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Coding is analysis.Miles & Huberman, 1984, p. 56
The declared aim of modern science is to establish a strictly detached, objective knowledge. Any falling short of this ideal is accepted only as a temporary imperfection, which we must aim at eliminating. But suppose that tacit thought forms an indispensable part of all knowledge; then the ideal of eliminating all personal elements of knowledge would, in effect, aim at the destruction of all knowledge. The ideal of exact science would turn out to be fundamentally misleading and possibly a source of devastating fallacies.Polanyi, 1967, p. 20
In the standard qualitative research project, the step after conducting an interview is to transcribe it and analyze the material obtained. The analysis of qualitative material causes much anxiety and confusion for researchers, especially students conducting research for the first time. Yet remarkably little is said about analysis in many introductory qualitative research textbooks, and what is said is often unclear.
For example, Seidman's (1998) comprehensive book Interviewing as Qualitative Research includes only 14 or so pages on the topic of analysis out of a total of 124.Maxwell, in an otherwise excellent book titled Qualitative Research Design, writes in the chapter titled “Methods: What Will You Actually Do?” that his discussion “is not intended to explain how to do qualitative data analysis” (Maxwell, 2005, p. 95, emphasis original). This is odd coming from someone who offers an “integrative approach” to qualitative research design and insists, surely correctly, that all the elements of project design should interrelate.Maxwell talks only in general terms about analytic strategies of “categorizing” and “connecting,” and it is not clear how these link to the research questions that orient a study or to the other components – goals of the study, theoretical framework, and others – whose interconnections he considers carefully.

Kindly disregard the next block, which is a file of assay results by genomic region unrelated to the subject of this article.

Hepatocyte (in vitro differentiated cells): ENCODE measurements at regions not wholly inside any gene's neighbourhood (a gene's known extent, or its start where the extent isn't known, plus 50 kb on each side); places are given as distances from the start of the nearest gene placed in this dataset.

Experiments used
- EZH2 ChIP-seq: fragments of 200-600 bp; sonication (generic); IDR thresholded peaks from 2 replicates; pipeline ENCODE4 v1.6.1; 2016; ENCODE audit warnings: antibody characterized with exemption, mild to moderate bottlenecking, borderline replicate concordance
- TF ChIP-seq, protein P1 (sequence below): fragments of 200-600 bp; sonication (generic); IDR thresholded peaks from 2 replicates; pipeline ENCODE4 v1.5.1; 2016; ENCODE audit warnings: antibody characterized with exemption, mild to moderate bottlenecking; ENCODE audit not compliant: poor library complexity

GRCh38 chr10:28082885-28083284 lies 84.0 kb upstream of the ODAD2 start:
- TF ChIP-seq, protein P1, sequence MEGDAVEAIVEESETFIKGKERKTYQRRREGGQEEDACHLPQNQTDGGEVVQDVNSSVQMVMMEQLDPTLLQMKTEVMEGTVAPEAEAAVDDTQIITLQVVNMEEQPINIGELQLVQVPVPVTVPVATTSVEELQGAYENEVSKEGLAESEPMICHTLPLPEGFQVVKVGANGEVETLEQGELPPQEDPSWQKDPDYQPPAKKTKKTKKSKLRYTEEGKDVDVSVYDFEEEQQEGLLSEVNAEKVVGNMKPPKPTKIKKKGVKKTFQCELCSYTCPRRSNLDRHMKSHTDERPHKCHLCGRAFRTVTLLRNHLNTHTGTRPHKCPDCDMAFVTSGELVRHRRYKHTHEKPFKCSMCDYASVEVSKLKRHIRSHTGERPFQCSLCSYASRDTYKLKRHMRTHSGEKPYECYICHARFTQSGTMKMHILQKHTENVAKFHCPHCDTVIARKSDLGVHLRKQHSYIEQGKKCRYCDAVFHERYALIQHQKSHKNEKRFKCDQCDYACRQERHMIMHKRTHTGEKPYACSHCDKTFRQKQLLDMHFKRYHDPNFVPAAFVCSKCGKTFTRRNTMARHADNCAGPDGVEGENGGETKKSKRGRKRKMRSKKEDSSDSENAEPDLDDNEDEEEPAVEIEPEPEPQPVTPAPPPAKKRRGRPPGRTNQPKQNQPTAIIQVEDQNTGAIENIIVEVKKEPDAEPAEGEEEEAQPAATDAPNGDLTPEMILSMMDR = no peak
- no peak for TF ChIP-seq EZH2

These are not isolated cases. Generally only extremely brief characterizations of data analysis are offered; for example, that it is “a process of looking for significant statements, and comparing what was said in different interviews” (Blaxter, Hughes, & Tight, 2001). But what counts as “significant”? Is an interview really composed of “statements”? Why compare interviews, and how is the comparison made? What is the outcome of this comparison?
Despite the lack of detail, there is general agreement that analysis is a matter of “coding.” Miles and Huberman state baldly that “[c]oding is analysis” (Miles & Huberman, 1994, p. 56).
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